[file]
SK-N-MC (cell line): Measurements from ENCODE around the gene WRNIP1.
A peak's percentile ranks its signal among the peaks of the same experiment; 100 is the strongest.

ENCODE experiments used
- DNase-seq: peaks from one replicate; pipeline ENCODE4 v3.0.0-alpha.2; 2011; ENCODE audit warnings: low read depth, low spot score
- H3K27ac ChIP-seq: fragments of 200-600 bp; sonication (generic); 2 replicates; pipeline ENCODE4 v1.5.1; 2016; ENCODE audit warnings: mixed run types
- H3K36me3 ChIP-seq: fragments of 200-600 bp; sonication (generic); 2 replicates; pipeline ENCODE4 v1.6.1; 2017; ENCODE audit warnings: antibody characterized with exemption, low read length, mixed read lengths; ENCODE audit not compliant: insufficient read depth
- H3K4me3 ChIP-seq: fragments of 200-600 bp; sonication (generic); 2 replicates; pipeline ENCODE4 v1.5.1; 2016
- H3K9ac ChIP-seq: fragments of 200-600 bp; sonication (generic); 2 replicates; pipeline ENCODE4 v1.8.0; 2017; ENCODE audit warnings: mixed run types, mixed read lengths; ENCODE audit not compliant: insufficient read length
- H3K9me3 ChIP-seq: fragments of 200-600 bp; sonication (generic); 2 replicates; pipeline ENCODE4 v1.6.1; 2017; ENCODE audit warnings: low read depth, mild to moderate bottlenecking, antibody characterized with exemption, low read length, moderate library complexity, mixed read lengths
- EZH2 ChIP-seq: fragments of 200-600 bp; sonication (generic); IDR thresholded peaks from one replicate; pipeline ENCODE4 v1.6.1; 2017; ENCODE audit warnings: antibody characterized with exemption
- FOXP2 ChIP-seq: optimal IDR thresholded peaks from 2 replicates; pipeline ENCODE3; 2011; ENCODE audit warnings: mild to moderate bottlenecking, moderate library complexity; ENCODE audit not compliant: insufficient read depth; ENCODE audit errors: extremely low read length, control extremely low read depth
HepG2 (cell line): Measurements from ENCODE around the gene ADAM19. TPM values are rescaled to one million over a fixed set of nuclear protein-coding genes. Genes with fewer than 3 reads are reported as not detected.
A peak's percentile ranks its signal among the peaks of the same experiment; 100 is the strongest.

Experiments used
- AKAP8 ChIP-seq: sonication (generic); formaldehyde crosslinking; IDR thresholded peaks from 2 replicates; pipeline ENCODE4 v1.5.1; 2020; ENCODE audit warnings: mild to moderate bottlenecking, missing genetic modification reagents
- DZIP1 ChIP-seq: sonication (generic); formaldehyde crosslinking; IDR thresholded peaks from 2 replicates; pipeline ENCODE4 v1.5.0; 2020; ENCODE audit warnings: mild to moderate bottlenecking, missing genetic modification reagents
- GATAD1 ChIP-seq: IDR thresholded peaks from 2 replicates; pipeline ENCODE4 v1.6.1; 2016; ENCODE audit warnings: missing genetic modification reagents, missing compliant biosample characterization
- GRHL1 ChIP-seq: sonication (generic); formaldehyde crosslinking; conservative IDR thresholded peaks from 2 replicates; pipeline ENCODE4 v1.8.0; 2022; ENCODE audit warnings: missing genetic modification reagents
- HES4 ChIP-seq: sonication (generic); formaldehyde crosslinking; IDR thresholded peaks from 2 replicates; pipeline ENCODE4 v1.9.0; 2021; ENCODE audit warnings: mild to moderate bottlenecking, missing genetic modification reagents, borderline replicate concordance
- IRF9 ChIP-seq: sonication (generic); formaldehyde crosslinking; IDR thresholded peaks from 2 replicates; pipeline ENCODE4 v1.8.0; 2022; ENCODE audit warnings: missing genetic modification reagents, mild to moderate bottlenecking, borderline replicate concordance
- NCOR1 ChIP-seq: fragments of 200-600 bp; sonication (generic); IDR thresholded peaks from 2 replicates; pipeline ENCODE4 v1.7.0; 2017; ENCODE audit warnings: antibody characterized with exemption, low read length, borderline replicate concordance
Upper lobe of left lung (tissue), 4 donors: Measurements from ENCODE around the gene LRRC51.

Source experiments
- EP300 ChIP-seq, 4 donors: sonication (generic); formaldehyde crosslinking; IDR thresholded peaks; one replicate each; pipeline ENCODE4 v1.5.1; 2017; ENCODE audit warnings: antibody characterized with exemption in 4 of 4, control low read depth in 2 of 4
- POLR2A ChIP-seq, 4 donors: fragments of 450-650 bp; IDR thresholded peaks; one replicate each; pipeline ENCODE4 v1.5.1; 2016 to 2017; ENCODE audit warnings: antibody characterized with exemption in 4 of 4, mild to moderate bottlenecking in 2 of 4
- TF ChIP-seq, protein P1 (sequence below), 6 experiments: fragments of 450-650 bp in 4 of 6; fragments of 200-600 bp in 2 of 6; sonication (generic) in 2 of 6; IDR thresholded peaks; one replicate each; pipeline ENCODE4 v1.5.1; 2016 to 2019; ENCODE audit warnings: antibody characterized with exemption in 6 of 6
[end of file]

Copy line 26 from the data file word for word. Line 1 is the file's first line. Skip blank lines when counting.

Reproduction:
- TF ChIP-seq, protein P1 (sequence below), 6 experiments: fragments of 450-650 bp in 4 of 6; fragments of 200-600 bp in 2 of 6; sonication (generic) in 2 of 6; IDR thresholded peaks; one replicate each; pipeline ENCODE4 v1.5.1; 2016 to 2019; ENCODE audit warnings: antibody characterized with exemption in 6 of 6